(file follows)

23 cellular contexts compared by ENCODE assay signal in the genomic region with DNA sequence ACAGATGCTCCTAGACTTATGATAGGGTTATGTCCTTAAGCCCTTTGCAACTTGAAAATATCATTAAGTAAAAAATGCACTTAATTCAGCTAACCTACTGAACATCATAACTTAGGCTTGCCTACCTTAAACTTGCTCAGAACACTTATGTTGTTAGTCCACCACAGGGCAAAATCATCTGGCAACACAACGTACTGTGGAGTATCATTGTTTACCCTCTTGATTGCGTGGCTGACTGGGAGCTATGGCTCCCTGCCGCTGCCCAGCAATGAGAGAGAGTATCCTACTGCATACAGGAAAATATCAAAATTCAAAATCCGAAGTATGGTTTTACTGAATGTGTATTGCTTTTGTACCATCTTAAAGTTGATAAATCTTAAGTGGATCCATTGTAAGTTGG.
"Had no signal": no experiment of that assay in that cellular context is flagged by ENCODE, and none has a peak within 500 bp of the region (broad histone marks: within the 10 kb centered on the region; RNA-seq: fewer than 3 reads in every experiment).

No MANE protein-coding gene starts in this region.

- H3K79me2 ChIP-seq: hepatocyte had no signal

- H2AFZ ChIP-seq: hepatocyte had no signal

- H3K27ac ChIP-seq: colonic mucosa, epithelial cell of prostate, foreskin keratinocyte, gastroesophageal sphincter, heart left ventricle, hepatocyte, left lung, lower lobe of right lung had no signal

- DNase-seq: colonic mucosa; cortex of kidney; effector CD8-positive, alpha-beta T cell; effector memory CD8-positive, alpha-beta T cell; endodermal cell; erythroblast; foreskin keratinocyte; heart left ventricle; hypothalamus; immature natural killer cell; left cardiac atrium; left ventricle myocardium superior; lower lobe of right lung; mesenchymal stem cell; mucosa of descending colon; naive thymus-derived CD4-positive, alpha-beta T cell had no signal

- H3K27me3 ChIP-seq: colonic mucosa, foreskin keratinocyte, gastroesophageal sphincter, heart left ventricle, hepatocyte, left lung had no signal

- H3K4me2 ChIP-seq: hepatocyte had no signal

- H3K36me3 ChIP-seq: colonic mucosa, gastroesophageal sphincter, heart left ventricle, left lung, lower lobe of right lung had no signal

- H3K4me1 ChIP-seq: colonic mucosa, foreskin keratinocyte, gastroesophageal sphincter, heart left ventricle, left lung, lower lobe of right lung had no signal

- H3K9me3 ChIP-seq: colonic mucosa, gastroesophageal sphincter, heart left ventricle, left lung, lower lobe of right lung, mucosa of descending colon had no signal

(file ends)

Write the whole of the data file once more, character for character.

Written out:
23 cellular contexts compared by ENCODE assay signal in the genomic region with DNA sequence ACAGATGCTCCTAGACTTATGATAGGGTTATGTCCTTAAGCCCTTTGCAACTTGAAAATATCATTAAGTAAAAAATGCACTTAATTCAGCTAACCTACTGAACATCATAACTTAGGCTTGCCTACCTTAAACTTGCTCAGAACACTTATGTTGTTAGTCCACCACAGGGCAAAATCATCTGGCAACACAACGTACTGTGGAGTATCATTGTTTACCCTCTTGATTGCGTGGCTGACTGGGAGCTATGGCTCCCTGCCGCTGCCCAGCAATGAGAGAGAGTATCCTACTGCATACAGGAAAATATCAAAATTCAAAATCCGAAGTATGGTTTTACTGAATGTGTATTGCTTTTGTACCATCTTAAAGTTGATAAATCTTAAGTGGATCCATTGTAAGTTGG.
"Had no signal": no experiment of that assay in that cellular context is flagged by ENCODE, and none has a peak within 500 bp of the region (broad histone marks: within the 10 kb centered on the region; RNA-seq: fewer than 3 reads in every experiment).

No MANE protein-coding gene starts in this region.

- H3K79me2 ChIP-seq: hepatocyte had no signal

- H2AFZ ChIP-seq: hepatocyte had no signal

- H3K27ac ChIP-seq: colonic mucosa, epithelial cell of prostate, foreskin keratinocyte, gastroesophageal sphincter, heart left ventricle, hepatocyte, left lung, lower lobe of right lung had no signal

- DNase-seq: colonic mucosa; cortex of kidney; effector CD8-positive, alpha-beta T cell; effector memory CD8-positive, alpha-beta T cell; endodermal cell; erythroblast; foreskin keratinocyte; heart left ventricle; hypothalamus; immature natural killer cell; left cardiac atrium; left ventricle myocardium superior; lower lobe of right lung; mesenchymal stem cell; mucosa of descending colon; naive thymus-derived CD4-positive, alpha-beta T cell had no signal

- H3K27me3 ChIP-seq: colonic mucosa, foreskin keratinocyte, gastroesophageal sphincter, heart left ventricle, hepatocyte, left lung had no signal

- H3K4me2 ChIP-seq: hepatocyte had no signal

- H3K36me3 ChIP-seq: colonic mucosa, gastroesophageal sphincter, heart left ventricle, left lung, lower lobe of right lung had no signal

- H3K4me1 ChIP-seq: colonic mucosa, foreskin keratinocyte, gastroesophageal sphincter, heart left ventricle, left lung, lower lobe of right lung had no signal

- H3K9me3 ChIP-seq: colonic mucosa, gastroesophageal sphincter, heart left ventricle, left lung, lower lobe of right lung, mucosa of descending colon had no signal